“What’s that smell?” Hayley asked sniffing the air. She gagged. “It stinks,” she added as Hannah ascended up onto one of the balconies.
The Doctor, seemingly ignoring Hayley, finally found something to open the door. At once he got out the sonic screwdriver and triggered the mechanism. The large metal door lifted up with a great rattle to reveal a pitch black room. The Doctor reached back into his pocket and pulled out a small flashlight. He turned it on and went to walk inside only to pause as Joey said something.
“What’s this symbol mean Doctor?” she shouted over. He sighed and passed the torch to Alana.
“See what’s inside,” he ordered walking over to Joey.
He practically barged her away and dusted off some dust and cobwebs. He could barley make the logo out so he pulled out a pair of glasses and put them on, leaning closer and tracing the outline to define the symbol a bit more. It resembled a C. He continued to dust it until it became unmistakably clear. His eyes widened and he took a step back, taking the glasses off. It was indeed a C, a large C with a tear drop coming off of the top end of the curve.
“What does it mean?” Joey asked. He turned and looked at her wide-eyed.
Alana had ventured inside. She was aiming the light at the floor so as not to trip over anything. She noticed the wall meeting the floor, looked up and took a deep breath. She slowly raised the light and found a series of shelves, each lined neatly with large metal unmarked cans.
Alana looked around the other walls and found exactly the same. She looked up and found nothing but cobwebs. She shrugged, picked up one of the jars and walked back outside.
The Doctor was urgently sweeping the dust off of one of the machines. He was sweeping with his hands and arms, blowing with his mouth. He got out the sonic screwdriver and began scanning, unscrewing a panel on one of the machines.
“What is it Doctor?” Joey pressed. “What does it mean?”
The Doctor ignored her as he placed the sonic screwdriver on the floor beside him and removed the metal plating. He placed it on the floor and took a deep breath before turning.
When he did his worst fear was realised. Inside was machinery years beyond twenty first century Earth technology. It glowed blue and had what looked like mechanical components off of which protruded reams of gelatine flesh. He closed his eyes as if in pain.
“Doctor,” Alana said walking over, “I found this.” He looked up and snatched the jar from her grabbing the sonic screwdriver. “Woah,” Alana exclaimed.
“Was there anymore of them?” the Doctor snapped.
“Yes!” Alana shouted. “The whole room was filled with them. Why, what’s inside it?”
“The Doctor ran the screwdriver around the rim of the top and removed the lid. He found exactly what he was expecting inside. He showed it Alana who instinctively gasped and took a step backwards hands over her mouth.
“Oh my god,” Joey said with wide eyes. Hayley inhaled deeply and turned to look away.
“A human brain,” the Doctor said answering Alana’s earlier question. “A room full of brains just waiting to be encased in armour. That’s what you could smell Hayley.”
“Armour?” Joey asked. “What do you mean? What does the C mean?”
“Then could they be the reason for the Elite being on Pluto?” the Doctor mumbled to himself as he started to pace.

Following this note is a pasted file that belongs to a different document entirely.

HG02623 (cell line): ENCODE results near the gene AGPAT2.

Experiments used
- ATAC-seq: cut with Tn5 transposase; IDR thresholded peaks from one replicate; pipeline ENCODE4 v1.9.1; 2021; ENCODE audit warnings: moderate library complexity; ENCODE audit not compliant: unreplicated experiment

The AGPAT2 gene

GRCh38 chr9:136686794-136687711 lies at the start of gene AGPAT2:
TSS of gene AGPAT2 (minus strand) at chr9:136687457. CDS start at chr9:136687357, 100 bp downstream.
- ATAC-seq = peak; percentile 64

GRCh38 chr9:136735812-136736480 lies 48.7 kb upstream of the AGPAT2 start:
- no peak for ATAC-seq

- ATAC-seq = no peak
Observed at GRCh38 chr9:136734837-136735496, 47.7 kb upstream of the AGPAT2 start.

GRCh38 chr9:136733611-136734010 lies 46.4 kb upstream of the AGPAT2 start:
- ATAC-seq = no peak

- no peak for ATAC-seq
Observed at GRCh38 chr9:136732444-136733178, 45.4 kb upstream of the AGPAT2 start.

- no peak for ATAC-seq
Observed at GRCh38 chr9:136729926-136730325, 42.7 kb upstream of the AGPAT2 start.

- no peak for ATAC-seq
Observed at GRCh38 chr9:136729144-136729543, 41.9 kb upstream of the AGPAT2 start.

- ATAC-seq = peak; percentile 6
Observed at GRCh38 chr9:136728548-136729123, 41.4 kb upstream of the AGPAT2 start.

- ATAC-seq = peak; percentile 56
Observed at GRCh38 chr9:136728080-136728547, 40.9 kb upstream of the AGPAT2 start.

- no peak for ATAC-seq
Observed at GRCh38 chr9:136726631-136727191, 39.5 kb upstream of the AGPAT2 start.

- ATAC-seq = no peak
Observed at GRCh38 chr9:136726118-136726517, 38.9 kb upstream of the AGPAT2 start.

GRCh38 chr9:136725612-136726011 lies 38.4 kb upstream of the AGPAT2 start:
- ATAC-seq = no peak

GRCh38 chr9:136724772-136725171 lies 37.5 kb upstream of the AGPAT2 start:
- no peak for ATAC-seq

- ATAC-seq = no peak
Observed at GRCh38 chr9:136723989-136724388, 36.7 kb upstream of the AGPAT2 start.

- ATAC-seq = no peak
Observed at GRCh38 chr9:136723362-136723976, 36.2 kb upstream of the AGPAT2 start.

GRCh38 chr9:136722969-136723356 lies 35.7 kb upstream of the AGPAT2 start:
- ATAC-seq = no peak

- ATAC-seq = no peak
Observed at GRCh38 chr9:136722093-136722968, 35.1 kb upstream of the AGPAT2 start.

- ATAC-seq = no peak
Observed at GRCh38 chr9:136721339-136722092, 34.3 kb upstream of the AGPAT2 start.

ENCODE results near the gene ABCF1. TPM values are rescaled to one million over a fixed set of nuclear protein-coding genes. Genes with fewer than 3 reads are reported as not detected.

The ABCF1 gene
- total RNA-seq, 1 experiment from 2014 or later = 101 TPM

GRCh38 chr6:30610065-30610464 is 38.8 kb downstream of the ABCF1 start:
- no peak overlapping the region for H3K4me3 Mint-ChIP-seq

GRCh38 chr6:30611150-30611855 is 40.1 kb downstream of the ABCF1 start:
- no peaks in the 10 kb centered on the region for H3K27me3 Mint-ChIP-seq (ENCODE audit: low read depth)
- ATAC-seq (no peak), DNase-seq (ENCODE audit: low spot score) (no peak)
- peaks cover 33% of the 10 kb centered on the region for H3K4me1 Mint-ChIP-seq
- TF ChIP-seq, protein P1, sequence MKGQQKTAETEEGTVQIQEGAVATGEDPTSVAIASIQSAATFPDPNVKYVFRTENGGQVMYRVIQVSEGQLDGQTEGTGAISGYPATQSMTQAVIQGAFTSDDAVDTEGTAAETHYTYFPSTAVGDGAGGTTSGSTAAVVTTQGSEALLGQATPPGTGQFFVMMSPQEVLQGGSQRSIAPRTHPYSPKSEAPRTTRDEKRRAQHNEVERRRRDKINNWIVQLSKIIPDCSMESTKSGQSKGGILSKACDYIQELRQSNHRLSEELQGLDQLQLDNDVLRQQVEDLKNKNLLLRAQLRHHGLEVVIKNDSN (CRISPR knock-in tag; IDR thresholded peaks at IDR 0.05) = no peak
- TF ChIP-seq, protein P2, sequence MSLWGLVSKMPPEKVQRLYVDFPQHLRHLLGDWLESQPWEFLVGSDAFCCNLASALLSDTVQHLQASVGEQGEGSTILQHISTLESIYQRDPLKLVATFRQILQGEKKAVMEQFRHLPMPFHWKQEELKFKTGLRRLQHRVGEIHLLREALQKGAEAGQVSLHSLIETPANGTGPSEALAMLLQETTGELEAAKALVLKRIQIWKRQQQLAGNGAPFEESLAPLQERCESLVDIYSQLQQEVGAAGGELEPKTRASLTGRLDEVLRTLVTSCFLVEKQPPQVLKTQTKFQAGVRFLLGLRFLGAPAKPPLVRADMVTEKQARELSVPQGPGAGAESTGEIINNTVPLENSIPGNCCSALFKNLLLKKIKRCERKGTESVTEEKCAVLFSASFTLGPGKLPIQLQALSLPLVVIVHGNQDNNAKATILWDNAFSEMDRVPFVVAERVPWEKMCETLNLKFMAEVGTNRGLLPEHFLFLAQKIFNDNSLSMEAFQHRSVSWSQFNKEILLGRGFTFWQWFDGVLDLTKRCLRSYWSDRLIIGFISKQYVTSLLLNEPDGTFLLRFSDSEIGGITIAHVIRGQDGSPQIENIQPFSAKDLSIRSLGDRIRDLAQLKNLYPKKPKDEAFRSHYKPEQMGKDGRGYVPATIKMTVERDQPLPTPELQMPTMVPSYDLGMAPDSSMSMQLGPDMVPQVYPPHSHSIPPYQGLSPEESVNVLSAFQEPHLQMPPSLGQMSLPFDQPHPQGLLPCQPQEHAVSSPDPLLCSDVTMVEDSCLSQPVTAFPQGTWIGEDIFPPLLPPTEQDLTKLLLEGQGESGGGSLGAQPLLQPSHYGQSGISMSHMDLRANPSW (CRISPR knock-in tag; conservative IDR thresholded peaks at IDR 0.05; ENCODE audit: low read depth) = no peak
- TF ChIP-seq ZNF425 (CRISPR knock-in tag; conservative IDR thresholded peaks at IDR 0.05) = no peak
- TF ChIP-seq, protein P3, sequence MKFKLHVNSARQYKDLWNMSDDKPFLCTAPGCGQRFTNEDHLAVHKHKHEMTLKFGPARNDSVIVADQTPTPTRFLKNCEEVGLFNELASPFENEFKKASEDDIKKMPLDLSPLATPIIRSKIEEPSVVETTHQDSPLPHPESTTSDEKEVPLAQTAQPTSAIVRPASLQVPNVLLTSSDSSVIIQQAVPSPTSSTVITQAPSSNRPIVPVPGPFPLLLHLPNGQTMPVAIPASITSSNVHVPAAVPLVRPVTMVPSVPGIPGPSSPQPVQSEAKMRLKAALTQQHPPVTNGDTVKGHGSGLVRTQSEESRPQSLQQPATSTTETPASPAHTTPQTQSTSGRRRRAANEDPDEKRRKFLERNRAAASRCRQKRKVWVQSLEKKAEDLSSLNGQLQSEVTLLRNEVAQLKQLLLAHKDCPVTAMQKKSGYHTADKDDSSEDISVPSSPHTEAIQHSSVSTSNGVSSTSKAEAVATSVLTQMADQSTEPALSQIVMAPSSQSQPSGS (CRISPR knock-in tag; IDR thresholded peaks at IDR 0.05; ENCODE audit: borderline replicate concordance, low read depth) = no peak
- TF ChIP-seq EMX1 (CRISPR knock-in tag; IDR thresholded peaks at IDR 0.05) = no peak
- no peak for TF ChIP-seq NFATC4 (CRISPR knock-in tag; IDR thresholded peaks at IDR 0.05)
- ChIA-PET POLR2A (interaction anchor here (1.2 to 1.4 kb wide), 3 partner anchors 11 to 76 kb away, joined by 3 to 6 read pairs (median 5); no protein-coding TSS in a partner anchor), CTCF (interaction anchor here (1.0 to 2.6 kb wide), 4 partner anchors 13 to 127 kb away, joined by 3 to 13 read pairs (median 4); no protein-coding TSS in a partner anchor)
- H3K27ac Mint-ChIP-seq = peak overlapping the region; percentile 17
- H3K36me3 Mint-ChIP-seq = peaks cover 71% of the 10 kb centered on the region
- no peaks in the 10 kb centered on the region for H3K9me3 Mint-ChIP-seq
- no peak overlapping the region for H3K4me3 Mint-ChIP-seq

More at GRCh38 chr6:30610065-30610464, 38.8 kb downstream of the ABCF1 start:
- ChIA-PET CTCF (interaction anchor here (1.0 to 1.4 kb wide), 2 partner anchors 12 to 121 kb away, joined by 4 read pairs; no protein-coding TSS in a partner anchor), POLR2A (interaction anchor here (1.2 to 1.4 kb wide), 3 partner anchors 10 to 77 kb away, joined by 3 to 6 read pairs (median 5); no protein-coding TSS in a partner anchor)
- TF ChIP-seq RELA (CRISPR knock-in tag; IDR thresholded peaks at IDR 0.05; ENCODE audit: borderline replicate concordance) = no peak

“Does he always ignore you?” Joey demanded.
“Usually when he gets going like this yeah,” Alana replied.
“But if they are the reason for why those Elite are up there then why are there factories down here? What does it all mean? Could it be like during the Torchwood incident? An advanced guard? What for? Coming before what? Did the Elite send them here? Do they want to convert humanity? But how could they get from…” He trailed off as a thought occurred to him. “A transmat.”
He turned and looked at Alana thinking. He thrust the jar into her hands and turned taking off. Alana placed the jar on one of the conveyors and took off after him.
“What’s going on?” Hayley and Joey both exclaimed in unison.
The Doctor began to open door after door. All he got time after time was a room of jars, a room of jars and a room of jars, every jar containing a human brain.
“O'Regan here,” he said down a comm link in the ear of Hayley. “What’s he doing?”
“He won’t say,” Hayley replied running over to the two time travellers. “But he’s found something.”
“Oh it certainly is something,” the Doctor said as he opened a final door. It rose to reveal a cubicle and control panel inside the large room. The Doctor sighed as his shoulders sagged.
“Not what you were looking for?” Alana said.
“Quite the opposite,” the Doctor said solemnly. “It’s confirmed my worst fear. This is a transmat cubicle. Instantaneous transport from point a to point b.”
“Where’s Hannah?” Hayley asked suddenly spinning around.
“Hannah?” Joey shouted her voice echoing. Joey got an answer, just not the one she was hoping for. The answer came in the form of a high pitched scream.
The Doctor span around and sprinted off, making the others give chase. They struggled to keep up with him as he ascended the stairs two at a time up onto one of the balconies where the scream had come from.
He sprinted towards the door on the far end as another scream came. The door was locked. The door was unlocked by the sonic screwdriver and the Doctor rushed inside.
The others were right behind him. Hayley reached it first followed by Alana then Joey. Each one ran in after the other but skidded to a halt when they saw what they were confronted by.
Before them Hannah lay unmoving on the floor and the Doctor stood, arms outstretched before them as if to protect them from the figure before them.
O'Regan frowned when he was what was on the screen. A giant metal figure stood with clenched fists and handlebars on the head.
“What is that thing?” he asked down the comm. “Hayley, ask him what that is?”
“Doctor, what is it?” Hayley asked.
“Joey, you asked what the C meant. It meant these were here.”
“What are they?” Alana pressed.
“Cybermen,” the Doctor replied.
The Cyberman stood before them imposing and dominant. It raised a fist before the C on its chest and then extended its hand.
“Rogue elements will be deleted,” it said mechanically. “You have been targeted for maximum deletion.”